Before you dispose of a mobile device, check your owner’s manual, the service provider’s website, or the device manufacturer’s website for information on how to delete information permanently, and how to save or transfer information to a new device. Remove the memory or subscriber identity module (SIM) card from a mobile device. Remove the phone book, lists of calls made and received, voicemails, messages sent and received, organizer folders, web search history, and photos.

Encrypt Your Data

Keep your browser secure. To guard your online transactions, use encryption software that scrambles information you send over the internet. A “lock” icon on the status bar of your internet browser means your information will be safe when it’s transmitted. Look for the lock before you send personal or financial information online.

Keep Passwords Private

Use strong passwords with your laptop, credit, bank, and other accounts. Be creative: think of a special phrase and use the first letter of each word as your password. Substitute numbers for some words or letters. For example, “I want to see the Pacific Ocean” could become 1W2CtPo.

Don’t Overshare on Social Networking Sites

If you post too much information about yourself, an identity thief can find information about your life, use it to answer ‘challenge’ questions on your accounts, and get access to your money and personal information. Consider limiting access to your networking page to a small group of people. Never post your full name, Social Security number, address, phone number, or account numbers in publicly accessible sites.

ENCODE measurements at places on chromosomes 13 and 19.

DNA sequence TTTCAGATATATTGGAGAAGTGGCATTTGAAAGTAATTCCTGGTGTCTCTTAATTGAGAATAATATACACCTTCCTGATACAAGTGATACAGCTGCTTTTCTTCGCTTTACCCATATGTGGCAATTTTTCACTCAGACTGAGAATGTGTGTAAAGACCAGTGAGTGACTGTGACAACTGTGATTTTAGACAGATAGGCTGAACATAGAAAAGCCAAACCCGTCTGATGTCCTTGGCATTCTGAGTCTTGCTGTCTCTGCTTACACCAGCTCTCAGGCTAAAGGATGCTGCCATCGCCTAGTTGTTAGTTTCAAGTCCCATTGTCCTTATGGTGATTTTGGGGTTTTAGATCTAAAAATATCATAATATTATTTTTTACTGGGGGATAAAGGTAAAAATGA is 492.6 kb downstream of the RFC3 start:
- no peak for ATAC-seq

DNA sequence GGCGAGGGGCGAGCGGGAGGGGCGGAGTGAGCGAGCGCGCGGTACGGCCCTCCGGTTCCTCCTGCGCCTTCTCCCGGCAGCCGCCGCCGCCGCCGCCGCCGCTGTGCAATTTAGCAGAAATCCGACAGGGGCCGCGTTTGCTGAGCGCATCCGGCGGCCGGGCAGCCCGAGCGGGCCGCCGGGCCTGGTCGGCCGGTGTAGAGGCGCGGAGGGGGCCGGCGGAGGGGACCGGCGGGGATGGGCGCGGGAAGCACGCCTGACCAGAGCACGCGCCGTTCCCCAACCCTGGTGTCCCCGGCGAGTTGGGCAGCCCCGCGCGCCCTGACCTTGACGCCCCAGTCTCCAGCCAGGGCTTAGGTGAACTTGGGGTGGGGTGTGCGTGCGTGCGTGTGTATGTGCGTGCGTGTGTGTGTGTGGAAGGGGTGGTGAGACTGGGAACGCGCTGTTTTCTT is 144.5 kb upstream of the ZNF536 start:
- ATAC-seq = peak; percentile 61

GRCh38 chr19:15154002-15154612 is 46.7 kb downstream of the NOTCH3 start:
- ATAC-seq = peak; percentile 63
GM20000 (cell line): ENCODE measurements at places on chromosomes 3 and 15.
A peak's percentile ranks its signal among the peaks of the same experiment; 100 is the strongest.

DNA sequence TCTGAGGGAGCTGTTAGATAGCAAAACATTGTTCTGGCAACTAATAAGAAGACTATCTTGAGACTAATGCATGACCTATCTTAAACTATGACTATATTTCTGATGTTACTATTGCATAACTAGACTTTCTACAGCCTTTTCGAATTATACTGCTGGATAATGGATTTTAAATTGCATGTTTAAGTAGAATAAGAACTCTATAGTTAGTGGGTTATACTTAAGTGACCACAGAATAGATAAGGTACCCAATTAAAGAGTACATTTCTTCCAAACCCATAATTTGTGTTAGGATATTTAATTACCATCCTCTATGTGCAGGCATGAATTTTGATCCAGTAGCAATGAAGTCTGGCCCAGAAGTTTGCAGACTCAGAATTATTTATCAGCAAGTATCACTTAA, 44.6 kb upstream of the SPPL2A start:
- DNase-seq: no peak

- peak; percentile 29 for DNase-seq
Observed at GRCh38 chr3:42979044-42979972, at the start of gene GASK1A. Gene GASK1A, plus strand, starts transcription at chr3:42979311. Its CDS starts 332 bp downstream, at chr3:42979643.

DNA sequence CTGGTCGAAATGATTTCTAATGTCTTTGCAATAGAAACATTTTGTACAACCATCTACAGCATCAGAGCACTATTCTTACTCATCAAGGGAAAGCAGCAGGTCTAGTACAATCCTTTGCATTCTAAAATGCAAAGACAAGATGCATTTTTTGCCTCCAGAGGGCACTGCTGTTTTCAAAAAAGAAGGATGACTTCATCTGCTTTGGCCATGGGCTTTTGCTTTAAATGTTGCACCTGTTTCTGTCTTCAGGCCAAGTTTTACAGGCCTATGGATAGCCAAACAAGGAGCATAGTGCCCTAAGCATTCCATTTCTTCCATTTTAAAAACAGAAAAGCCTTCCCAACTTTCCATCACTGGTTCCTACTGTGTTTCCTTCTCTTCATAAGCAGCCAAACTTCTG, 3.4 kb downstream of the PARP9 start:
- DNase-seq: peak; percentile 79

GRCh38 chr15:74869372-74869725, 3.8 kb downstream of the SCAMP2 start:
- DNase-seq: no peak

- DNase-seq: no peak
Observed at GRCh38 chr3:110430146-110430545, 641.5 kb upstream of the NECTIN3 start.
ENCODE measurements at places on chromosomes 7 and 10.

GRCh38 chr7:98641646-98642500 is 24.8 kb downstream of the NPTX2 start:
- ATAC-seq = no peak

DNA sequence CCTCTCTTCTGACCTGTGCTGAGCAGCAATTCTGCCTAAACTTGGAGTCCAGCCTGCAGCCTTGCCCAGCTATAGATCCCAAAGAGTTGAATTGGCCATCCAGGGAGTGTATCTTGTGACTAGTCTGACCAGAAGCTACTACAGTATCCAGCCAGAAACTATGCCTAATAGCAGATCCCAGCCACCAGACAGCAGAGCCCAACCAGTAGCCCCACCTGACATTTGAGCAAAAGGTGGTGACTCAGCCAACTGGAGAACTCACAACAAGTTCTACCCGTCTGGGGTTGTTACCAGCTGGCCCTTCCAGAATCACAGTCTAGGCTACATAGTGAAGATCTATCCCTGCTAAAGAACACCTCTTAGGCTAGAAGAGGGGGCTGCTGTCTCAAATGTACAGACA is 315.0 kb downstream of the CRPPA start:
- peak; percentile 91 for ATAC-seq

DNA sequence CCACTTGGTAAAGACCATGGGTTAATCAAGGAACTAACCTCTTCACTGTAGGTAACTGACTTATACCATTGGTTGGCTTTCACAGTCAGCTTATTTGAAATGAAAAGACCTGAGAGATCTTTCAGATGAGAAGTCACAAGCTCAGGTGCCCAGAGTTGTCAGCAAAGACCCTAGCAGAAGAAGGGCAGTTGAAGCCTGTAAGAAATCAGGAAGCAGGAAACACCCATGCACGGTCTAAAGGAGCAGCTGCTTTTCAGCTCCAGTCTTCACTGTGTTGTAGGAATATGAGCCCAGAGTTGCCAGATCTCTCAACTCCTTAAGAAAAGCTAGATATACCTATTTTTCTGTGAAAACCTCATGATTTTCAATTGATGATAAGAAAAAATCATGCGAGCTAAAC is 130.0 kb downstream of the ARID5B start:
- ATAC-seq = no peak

Securing Your Social Security Number

Keep a close hold on your Social Security number and ask questions before deciding to share it. Ask if you can use a different kind of identification. If someone asks you to share your SSN or your child’s, ask:

  • why they need it
  • how it will be used
  • how they will protect it
  • what happens if you don’t share the number
  • The decision to share is yours. A business may not provide you with a service or benefit if you don’t provide your number. Sometimes you will have to share your number. Your employer and financial institutions need your SSN for wage and tax reporting purposes. A business may ask for your SSN so they can check your credit when you apply for a loan, rent an apartment, or sign up for utility service.

What’s a Robocall?

If you answer the phone and hear a recorded message instead of a live person, it’s a robocall.

You’ve probably gotten robocalls about candidates running for office, or charities asking for donations. These robocalls are allowed. But if the recording is a sales message and you haven’t given your written permission to get calls from the company on the other end, the call is illegal. In addition to the phone calls being illegal, their pitch most likely is a scam.